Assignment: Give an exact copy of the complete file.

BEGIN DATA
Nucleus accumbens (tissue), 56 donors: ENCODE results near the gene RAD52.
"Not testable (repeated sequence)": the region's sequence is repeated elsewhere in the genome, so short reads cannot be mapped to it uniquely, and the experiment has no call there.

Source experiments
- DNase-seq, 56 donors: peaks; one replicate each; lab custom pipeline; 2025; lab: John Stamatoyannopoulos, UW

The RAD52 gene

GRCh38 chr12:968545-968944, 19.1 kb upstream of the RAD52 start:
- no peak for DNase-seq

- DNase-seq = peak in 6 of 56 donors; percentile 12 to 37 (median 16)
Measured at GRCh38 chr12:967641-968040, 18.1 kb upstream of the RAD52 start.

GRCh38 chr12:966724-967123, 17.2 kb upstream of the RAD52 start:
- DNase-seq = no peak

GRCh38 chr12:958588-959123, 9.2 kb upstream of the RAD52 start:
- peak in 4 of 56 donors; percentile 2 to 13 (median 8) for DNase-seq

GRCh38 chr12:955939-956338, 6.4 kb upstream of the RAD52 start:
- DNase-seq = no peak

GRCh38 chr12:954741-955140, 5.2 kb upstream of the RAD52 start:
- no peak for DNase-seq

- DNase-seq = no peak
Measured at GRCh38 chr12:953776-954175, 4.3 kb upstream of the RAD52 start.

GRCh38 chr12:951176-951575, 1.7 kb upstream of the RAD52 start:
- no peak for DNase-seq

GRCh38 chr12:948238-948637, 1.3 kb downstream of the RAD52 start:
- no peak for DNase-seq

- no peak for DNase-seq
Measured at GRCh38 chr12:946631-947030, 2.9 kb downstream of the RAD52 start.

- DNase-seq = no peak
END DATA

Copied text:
Nucleus accumbens (tissue), 56 donors: ENCODE results near the gene RAD52.
"Not testable (repeated sequence)": the region's sequence is repeated elsewhere in the genome, so short reads cannot be mapped to it uniquely, and the experiment has no call there.

Source experiments
- DNase-seq, 56 donors: peaks; one replicate each; lab custom pipeline; 2025; lab: John Stamatoyannopoulos, UW

The RAD52 gene

GRCh38 chr12:968545-968944, 19.1 kb upstream of the RAD52 start:
- no peak for DNase-seq

- DNase-seq = peak in 6 of 56 donors; percentile 12 to 37 (median 16)
Measured at GRCh38 chr12:967641-968040, 18.1 kb upstream of the RAD52 start.

GRCh38 chr12:966724-967123, 17.2 kb upstream of the RAD52 start:
- DNase-seq = no peak

GRCh38 chr12:958588-959123, 9.2 kb upstream of the RAD52 start:
- peak in 4 of 56 donors; percentile 2 to 13 (median 8) for DNase-seq

GRCh38 chr12:955939-956338, 6.4 kb upstream of the RAD52 start:
- DNase-seq = no peak

GRCh38 chr12:954741-955140, 5.2 kb upstream of the RAD52 start:
- no peak for DNase-seq

- DNase-seq = no peak
Measured at GRCh38 chr12:953776-954175, 4.3 kb upstream of the RAD52 start.

GRCh38 chr12:951176-951575, 1.7 kb upstream of the RAD52 start:
- no peak for DNase-seq

GRCh38 chr12:948238-948637, 1.3 kb downstream of the RAD52 start:
- no peak for DNase-seq

- no peak for DNase-seq
Measured at GRCh38 chr12:946631-947030, 2.9 kb downstream of the RAD52 start.

- DNase-seq = no peak